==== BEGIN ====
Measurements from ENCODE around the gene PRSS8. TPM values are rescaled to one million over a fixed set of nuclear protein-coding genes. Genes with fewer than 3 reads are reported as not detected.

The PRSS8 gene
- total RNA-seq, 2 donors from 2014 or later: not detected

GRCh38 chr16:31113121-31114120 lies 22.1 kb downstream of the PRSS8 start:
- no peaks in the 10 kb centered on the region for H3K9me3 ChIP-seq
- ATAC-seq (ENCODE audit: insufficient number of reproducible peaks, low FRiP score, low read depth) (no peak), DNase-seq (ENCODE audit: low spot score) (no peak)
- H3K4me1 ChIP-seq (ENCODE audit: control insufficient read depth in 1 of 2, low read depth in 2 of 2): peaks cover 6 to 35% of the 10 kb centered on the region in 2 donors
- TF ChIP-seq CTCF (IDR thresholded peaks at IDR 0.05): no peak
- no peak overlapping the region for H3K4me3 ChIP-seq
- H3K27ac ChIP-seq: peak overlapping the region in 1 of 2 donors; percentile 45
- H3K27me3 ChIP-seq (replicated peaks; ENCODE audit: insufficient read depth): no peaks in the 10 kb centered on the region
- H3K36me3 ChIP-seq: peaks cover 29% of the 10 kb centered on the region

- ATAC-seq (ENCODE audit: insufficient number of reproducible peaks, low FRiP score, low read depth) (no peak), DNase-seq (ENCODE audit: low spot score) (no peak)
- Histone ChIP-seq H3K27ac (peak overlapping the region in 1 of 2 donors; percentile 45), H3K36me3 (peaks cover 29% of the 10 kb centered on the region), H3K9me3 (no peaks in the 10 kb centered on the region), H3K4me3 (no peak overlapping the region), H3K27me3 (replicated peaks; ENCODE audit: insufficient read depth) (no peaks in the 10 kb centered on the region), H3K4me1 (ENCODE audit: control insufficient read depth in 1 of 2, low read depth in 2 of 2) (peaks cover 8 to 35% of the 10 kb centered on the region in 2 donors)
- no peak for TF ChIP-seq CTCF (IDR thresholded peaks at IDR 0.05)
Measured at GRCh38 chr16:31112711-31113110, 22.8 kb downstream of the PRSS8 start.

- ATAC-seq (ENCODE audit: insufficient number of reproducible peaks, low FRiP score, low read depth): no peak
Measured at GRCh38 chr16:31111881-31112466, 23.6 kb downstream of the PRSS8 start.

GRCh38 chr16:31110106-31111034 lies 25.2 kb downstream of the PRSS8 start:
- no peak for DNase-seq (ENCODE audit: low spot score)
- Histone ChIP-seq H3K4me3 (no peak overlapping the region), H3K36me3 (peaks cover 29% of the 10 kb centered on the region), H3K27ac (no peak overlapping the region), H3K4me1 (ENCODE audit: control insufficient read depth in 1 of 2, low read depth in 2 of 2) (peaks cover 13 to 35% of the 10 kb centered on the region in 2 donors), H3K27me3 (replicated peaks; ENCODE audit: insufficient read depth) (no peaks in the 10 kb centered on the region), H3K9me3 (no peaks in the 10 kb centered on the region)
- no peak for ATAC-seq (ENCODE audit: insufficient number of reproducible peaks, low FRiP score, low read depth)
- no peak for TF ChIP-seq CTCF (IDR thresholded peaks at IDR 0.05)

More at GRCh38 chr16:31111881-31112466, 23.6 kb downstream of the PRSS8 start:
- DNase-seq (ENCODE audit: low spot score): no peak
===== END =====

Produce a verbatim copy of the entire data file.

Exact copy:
Measurements from ENCODE around the gene PRSS8. TPM values are rescaled to one million over a fixed set of nuclear protein-coding genes. Genes with fewer than 3 reads are reported as not detected.

The PRSS8 gene
- total RNA-seq, 2 donors from 2014 or later: not detected

GRCh38 chr16:31113121-31114120 lies 22.1 kb downstream of the PRSS8 start:
- no peaks in the 10 kb centered on the region for H3K9me3 ChIP-seq
- ATAC-seq (ENCODE audit: insufficient number of reproducible peaks, low FRiP score, low read depth) (no peak), DNase-seq (ENCODE audit: low spot score) (no peak)
- H3K4me1 ChIP-seq (ENCODE audit: control insufficient read depth in 1 of 2, low read depth in 2 of 2): peaks cover 6 to 35% of the 10 kb centered on the region in 2 donors
- TF ChIP-seq CTCF (IDR thresholded peaks at IDR 0.05): no peak
- no peak overlapping the region for H3K4me3 ChIP-seq
- H3K27ac ChIP-seq: peak overlapping the region in 1 of 2 donors; percentile 45
- H3K27me3 ChIP-seq (replicated peaks; ENCODE audit: insufficient read depth): no peaks in the 10 kb centered on the region
- H3K36me3 ChIP-seq: peaks cover 29% of the 10 kb centered on the region

- ATAC-seq (ENCODE audit: insufficient number of reproducible peaks, low FRiP score, low read depth) (no peak), DNase-seq (ENCODE audit: low spot score) (no peak)
- Histone ChIP-seq H3K27ac (peak overlapping the region in 1 of 2 donors; percentile 45), H3K36me3 (peaks cover 29% of the 10 kb centered on the region), H3K9me3 (no peaks in the 10 kb centered on the region), H3K4me3 (no peak overlapping the region), H3K27me3 (replicated peaks; ENCODE audit: insufficient read depth) (no peaks in the 10 kb centered on the region), H3K4me1 (ENCODE audit: control insufficient read depth in 1 of 2, low read depth in 2 of 2) (peaks cover 8 to 35% of the 10 kb centered on the region in 2 donors)
- no peak for TF ChIP-seq CTCF (IDR thresholded peaks at IDR 0.05)
Measured at GRCh38 chr16:31112711-31113110, 22.8 kb downstream of the PRSS8 start.

- ATAC-seq (ENCODE audit: insufficient number of reproducible peaks, low FRiP score, low read depth): no peak
Measured at GRCh38 chr16:31111881-31112466, 23.6 kb downstream of the PRSS8 start.

GRCh38 chr16:31110106-31111034 lies 25.2 kb downstream of the PRSS8 start:
- no peak for DNase-seq (ENCODE audit: low spot score)
- Histone ChIP-seq H3K4me3 (no peak overlapping the region), H3K36me3 (peaks cover 29% of the 10 kb centered on the region), H3K27ac (no peak overlapping the region), H3K4me1 (ENCODE audit: control insufficient read depth in 1 of 2, low read depth in 2 of 2) (peaks cover 13 to 35% of the 10 kb centered on the region in 2 donors), H3K27me3 (replicated peaks; ENCODE audit: insufficient read depth) (no peaks in the 10 kb centered on the region), H3K9me3 (no peaks in the 10 kb centered on the region)
- no peak for ATAC-seq (ENCODE audit: insufficient number of reproducible peaks, low FRiP score, low read depth)
- no peak for TF ChIP-seq CTCF (IDR thresholded peaks at IDR 0.05)

More at GRCh38 chr16:31111881-31112466, 23.6 kb downstream of the PRSS8 start:
- DNase-seq (ENCODE audit: low spot score): no peak